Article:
I look on in slight bewilderment at all these individual trajectories weaving around me, lines and curves lifting and looping and neatly intersecting each other. It’s not that I wasn’t aware of this world but back at home I observed it from a safe distance, hovering at the edges, lingering in the shadows, while I waited for my head to clear, for my nausea to subside, for my capacity for sure action to return.
But here these plans, these intentions, these trajectories include me and now I have to step out towards them; now I have to carry myself forth.
‘Tiger and Turtle – Magic Mountain’, Duisburg, Nordrhein Westfalen / North Rhine-Westphalia, Germany
30th September 2022
It’s a relief when autumn comes, the heat, the haze, the midges resolving into clear uncrowded air. The lurid green profusion mutes itself and gives way, the bracken curling and bedding down in rich rusty banks, the rowan and aspen crisping up and turning gold. The mountains solidify, meeting the loch in deep blue glimpses, as the gaps begin appearing again: pathways, sightlines, ways into the world.
It’s a relief when autumn comes, the mornings becoming keen and cone-sharp and the evenings becoming “airish”, a word I first heard yesterday from a friend. He used it to describe the coolness in the dusk now, the encroaching winter chill, but it makes me think also of “airy”, the way you’d describe a narrow mountain ridge, vista and distance radiating out in all directions, and this is the truth now too.
It’s a relief when autumn comes, the world unpicking and uncovering itself, and the sun coming closer. Its fine rays filter through the emptying branches and rake through the leaf litter, sifting our thoughts as they loosen and fall and settle into dry rustling drifts. We could sweep them up or we could walk through them, enjoying their crackling quiet fire while the sun holds us, body to body, in its steadfast pale embrace.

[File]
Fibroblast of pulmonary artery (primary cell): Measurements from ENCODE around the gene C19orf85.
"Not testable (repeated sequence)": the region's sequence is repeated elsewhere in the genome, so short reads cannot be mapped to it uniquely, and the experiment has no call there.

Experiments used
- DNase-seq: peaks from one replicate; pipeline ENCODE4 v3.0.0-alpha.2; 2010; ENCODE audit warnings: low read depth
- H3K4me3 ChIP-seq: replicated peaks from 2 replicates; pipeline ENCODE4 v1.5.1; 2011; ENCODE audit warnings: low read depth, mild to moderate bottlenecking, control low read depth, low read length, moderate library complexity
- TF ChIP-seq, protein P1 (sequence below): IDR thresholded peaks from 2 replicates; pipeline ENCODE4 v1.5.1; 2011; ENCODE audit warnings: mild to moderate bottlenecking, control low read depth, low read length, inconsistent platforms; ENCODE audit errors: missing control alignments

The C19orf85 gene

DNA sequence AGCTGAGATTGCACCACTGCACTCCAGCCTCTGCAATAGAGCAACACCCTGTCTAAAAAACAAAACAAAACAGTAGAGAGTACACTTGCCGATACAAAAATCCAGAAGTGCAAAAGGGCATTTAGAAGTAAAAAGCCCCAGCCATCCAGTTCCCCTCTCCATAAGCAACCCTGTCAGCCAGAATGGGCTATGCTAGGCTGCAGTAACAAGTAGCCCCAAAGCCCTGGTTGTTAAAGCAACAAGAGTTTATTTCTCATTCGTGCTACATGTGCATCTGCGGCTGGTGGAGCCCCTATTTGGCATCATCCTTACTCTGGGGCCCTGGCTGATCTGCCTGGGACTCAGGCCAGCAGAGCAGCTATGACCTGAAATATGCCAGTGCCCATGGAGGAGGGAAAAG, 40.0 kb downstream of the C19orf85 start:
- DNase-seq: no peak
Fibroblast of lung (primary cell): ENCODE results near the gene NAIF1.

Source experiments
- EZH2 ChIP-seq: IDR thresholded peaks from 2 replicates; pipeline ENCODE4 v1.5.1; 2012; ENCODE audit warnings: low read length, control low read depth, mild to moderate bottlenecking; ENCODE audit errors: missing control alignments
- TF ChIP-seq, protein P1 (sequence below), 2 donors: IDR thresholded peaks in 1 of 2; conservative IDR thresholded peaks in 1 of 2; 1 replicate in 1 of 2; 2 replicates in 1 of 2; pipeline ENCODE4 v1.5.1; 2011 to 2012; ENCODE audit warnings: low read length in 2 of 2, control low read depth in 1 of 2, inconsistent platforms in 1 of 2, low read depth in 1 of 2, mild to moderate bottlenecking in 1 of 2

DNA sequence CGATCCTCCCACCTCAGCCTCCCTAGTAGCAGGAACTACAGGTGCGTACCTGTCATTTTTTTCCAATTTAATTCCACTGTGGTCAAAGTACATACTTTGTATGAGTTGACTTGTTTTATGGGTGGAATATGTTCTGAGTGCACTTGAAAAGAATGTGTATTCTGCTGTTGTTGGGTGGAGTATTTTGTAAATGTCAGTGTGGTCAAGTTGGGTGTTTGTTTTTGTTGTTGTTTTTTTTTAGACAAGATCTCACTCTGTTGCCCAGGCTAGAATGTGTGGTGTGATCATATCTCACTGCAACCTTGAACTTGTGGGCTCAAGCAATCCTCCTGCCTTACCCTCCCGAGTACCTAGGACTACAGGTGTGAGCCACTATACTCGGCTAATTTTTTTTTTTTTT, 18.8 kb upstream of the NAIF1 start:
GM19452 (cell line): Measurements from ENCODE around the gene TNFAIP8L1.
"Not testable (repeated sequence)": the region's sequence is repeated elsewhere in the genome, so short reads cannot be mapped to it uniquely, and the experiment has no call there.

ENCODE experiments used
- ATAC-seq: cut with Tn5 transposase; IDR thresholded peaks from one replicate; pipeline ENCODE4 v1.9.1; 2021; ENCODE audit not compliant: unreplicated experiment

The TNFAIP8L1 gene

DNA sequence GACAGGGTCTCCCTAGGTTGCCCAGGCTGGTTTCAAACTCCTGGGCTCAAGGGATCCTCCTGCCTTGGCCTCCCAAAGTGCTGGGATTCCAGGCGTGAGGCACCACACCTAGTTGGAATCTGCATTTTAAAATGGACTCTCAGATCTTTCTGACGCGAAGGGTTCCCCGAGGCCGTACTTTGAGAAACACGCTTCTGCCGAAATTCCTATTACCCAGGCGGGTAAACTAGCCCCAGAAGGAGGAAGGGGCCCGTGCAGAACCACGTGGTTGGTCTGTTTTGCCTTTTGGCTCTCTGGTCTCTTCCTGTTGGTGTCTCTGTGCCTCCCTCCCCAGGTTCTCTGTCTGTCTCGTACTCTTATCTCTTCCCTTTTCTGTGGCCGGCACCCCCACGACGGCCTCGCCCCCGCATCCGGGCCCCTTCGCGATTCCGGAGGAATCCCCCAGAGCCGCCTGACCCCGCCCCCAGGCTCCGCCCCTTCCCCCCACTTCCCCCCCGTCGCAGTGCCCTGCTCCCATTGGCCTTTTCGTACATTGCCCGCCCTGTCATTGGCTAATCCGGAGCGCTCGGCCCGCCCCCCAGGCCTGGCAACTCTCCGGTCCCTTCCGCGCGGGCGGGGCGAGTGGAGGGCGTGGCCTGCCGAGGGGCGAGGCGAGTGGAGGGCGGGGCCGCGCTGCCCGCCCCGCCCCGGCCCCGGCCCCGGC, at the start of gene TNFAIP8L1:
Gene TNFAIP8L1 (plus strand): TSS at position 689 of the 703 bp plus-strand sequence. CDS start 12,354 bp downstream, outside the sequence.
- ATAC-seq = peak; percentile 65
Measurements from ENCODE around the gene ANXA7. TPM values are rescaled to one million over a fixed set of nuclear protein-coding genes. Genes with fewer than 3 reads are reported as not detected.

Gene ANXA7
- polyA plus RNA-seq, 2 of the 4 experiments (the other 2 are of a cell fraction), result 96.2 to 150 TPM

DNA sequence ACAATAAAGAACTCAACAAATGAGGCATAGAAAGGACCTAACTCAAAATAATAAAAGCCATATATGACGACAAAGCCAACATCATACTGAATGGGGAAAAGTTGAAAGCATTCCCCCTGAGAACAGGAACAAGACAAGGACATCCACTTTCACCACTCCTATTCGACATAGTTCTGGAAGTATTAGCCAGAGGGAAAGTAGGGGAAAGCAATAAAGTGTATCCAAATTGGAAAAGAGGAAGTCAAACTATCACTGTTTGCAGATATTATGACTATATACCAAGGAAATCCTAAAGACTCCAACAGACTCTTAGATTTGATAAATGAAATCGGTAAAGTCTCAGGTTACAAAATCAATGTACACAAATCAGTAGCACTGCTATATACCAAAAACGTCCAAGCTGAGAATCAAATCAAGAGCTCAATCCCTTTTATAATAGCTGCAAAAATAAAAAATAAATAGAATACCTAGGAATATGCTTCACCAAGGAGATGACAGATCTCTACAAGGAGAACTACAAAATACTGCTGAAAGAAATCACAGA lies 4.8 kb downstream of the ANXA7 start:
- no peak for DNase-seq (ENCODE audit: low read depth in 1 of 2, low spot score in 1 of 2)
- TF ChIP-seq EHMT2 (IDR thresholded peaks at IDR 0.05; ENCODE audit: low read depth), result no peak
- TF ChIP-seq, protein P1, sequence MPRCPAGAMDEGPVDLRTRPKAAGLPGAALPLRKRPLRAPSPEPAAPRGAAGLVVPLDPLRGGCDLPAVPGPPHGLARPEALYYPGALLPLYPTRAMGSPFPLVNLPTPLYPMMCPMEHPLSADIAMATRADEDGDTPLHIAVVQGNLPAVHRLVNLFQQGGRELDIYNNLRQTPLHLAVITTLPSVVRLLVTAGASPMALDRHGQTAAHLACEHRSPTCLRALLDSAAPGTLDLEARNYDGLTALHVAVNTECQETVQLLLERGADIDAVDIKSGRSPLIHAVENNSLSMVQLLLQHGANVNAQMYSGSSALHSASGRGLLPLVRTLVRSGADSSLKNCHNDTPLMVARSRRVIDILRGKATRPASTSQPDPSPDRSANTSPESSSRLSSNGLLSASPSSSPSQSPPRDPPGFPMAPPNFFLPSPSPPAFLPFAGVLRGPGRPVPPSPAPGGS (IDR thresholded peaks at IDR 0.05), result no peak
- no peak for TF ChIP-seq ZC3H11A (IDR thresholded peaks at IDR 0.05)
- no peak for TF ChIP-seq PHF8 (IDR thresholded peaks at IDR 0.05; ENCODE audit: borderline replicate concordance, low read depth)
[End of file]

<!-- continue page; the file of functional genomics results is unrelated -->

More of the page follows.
Lochinver, Assynt, Scotland / Cwm Garw, Glamorgan, South Wales
18th September 2022
Ben Hope, looking westward to Foinaven, Sutherland, Scotland
23rd August 2022
Rain hammering yellow on the siskins, and the finches, golden as your August fields. I watch them from the kitchen window as I run in to shelter from another downpour, finding it hard to believe that just this morning I was sitting in a sun-drenched garden in Aberdeenshire.
It was a flying visit – a rare opportunity to meet you and your family during your own visit back from the Basque country. It’s not an area I’ve ever been to but I hadn’t been to Aberdeenshire before yesterday and it seemed foreign enough. All these years thinking we were both just Scottish and I hadn’t realised you came from such different land – so yellow and broad, and so smooth compared to the volcanic upthrusts of Edinburgh where I grew up or the rough highland coast I now call home.